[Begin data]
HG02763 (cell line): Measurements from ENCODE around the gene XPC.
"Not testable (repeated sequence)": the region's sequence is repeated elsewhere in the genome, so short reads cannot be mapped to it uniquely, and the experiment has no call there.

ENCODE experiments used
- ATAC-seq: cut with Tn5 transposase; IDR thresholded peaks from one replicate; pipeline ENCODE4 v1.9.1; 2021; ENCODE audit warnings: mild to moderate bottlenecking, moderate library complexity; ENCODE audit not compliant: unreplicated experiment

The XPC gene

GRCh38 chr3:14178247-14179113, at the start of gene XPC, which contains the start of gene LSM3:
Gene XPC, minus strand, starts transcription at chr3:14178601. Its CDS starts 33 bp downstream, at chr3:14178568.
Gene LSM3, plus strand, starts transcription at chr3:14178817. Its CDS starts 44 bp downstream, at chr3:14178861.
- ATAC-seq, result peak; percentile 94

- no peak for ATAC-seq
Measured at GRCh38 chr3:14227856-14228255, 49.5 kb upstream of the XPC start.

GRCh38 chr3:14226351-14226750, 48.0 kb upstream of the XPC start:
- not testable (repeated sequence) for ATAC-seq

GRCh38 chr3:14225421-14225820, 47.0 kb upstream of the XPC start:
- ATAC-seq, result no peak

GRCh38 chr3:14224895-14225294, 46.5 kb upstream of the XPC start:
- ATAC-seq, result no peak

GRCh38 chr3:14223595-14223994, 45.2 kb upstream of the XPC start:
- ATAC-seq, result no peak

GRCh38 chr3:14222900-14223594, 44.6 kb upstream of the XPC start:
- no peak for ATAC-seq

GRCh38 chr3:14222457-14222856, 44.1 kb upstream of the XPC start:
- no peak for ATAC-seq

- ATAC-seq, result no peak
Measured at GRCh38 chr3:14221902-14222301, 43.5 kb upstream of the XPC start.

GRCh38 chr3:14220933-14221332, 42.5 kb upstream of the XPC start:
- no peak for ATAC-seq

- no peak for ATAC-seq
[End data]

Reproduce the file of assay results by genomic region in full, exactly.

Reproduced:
HG02763 (cell line): Measurements from ENCODE around the gene XPC.
"Not testable (repeated sequence)": the region's sequence is repeated elsewhere in the genome, so short reads cannot be mapped to it uniquely, and the experiment has no call there.

ENCODE experiments used
- ATAC-seq: cut with Tn5 transposase; IDR thresholded peaks from one replicate; pipeline ENCODE4 v1.9.1; 2021; ENCODE audit warnings: mild to moderate bottlenecking, moderate library complexity; ENCODE audit not compliant: unreplicated experiment

The XPC gene

GRCh38 chr3:14178247-14179113, at the start of gene XPC, which contains the start of gene LSM3:
Gene XPC, minus strand, starts transcription at chr3:14178601. Its CDS starts 33 bp downstream, at chr3:14178568.
Gene LSM3, plus strand, starts transcription at chr3:14178817. Its CDS starts 44 bp downstream, at chr3:14178861.
- ATAC-seq, result peak; percentile 94

- no peak for ATAC-seq
Measured at GRCh38 chr3:14227856-14228255, 49.5 kb upstream of the XPC start.

GRCh38 chr3:14226351-14226750, 48.0 kb upstream of the XPC start:
- not testable (repeated sequence) for ATAC-seq

GRCh38 chr3:14225421-14225820, 47.0 kb upstream of the XPC start:
- ATAC-seq, result no peak

GRCh38 chr3:14224895-14225294, 46.5 kb upstream of the XPC start:
- ATAC-seq, result no peak

GRCh38 chr3:14223595-14223994, 45.2 kb upstream of the XPC start:
- ATAC-seq, result no peak

GRCh38 chr3:14222900-14223594, 44.6 kb upstream of the XPC start:
- no peak for ATAC-seq

GRCh38 chr3:14222457-14222856, 44.1 kb upstream of the XPC start:
- no peak for ATAC-seq

- ATAC-seq, result no peak
Measured at GRCh38 chr3:14221902-14222301, 43.5 kb upstream of the XPC start.

GRCh38 chr3:14220933-14221332, 42.5 kb upstream of the XPC start:
- no peak for ATAC-seq

- no peak for ATAC-seq